While White played nearly all of his minutes at point guard, he has the ability to guard multiple positions. It will be an adjustment for the third-year guard to play alongside a traditional point guard like Murray, but if White continues to craft his game, he will fit the role. Despite the Spurs league best 39.2 percent from behind the arc, the Spurs shot less three-pointers per game than any other team. White will need to blossom as a perimeter shooter in order to keep the offensive efficiency intact.
Derrick White is currently primed to fit in the starting lineup, but he is not the only guard vying for the role. Fourth-year guard Bryn Forbes made his case last year by finishing the season with prodigious shooting efficiency. Forbes finished 9th in the NBA in three-point percentage ahead of long ball specialists like Klay Thompson, J.J. Redick, and Kyle Korver.
Forbes shot 45.6 percent from the field, 42.6 percent from three-point land and 88.5 percent from the free throw line. Of players who took at least 300 shots last season, only four were better in each category than Forbes: Stephen Curry, Buddy Hield, Danilo Gallinari, and Malcolm Brogdon.
Clearly Bryn Forbes can drill from deep, but he needs to improve his defense if he hopes to contend for a starting role over Derrick White. At times, Forbes’ 6-foot-3 frame hinders his ability to guard bigger players – a challenge he will be forced to face when sharing the court with Murray and veteran Patty Mills.
DeRozan, White, and Forbes are the best three shooting guards on the Spurs roster, but that does not mean others don’t play crucial roles. Marco Belinelli has already won a ring with the Spurs and still provides a meaningful impact on the court. Of the Spurs regular rotation players last season, Belinelli had the fourth highest usage percentage.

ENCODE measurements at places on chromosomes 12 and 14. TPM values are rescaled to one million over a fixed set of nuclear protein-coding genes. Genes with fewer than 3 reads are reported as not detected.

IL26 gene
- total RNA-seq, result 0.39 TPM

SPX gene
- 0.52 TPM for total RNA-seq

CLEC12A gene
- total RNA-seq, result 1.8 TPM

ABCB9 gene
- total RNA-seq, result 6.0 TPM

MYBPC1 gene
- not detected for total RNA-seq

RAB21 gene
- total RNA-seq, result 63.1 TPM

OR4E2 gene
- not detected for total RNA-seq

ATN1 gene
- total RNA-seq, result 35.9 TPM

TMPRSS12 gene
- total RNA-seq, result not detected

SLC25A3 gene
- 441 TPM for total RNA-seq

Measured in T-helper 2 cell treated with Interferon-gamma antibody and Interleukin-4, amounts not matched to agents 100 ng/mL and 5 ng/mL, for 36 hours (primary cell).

More from Air Alamo
- San Antonio Spurs: 3 Matchups to watch against struggling Timberwolves
- San Antonio Spurs: 3 Takeaways from Grizzlies undressing of Spurs
- San Antonio Spurs: Could the Spurs unload LaMarcus Aldridge to Orlando?
- Predicting how the Spurs’ week-long revenge tour will play out
- San Antonio Spurs vs. Grizzlies: How to watch, game time, injury report
Belinelli is an exceptional shooter. He put up more three point attempts per game last season than at any other point in his 12 year career. On the flip side, Belinelli will turn 34-years-old this season and could see a reduction in minutes with several young guards competing for playing time.
One of the players battling for those minutes is 2018 first-round draft pick Lonnie Walker IV. Walker suffered a right meniscus tear that derailed a solid portion of his rookie campaign. Walker was able to get on the court for the Austin Spurs and still contributed in 17 games with San Antonio. Now, Walker is ready to compete with the Spurs and showcase his boundless potential.
In 4 games at the Las Vegas Summer League in July, Walker averaged 30 points per contest and was a clear standout among his peers. This is no small feat, however, he isn’t Michael Jordan yet. The Spurs have a track record of carrying Summer League play into the regular season for many of their young talents, but Walker will need to keep his confidence. Let’s not expect a breakout season this year, but if Walker can improve his defense, his ceiling as a player may be the highest of anyone on the roster.
On the whole, the Spurs shooting guard depth is deadly and their track record of player development is unrivaled. If the pieces jell and the potential continues materializing, the Spurs’ young backcourt can propel the organization back towards perennial contention among the Western Conference elites.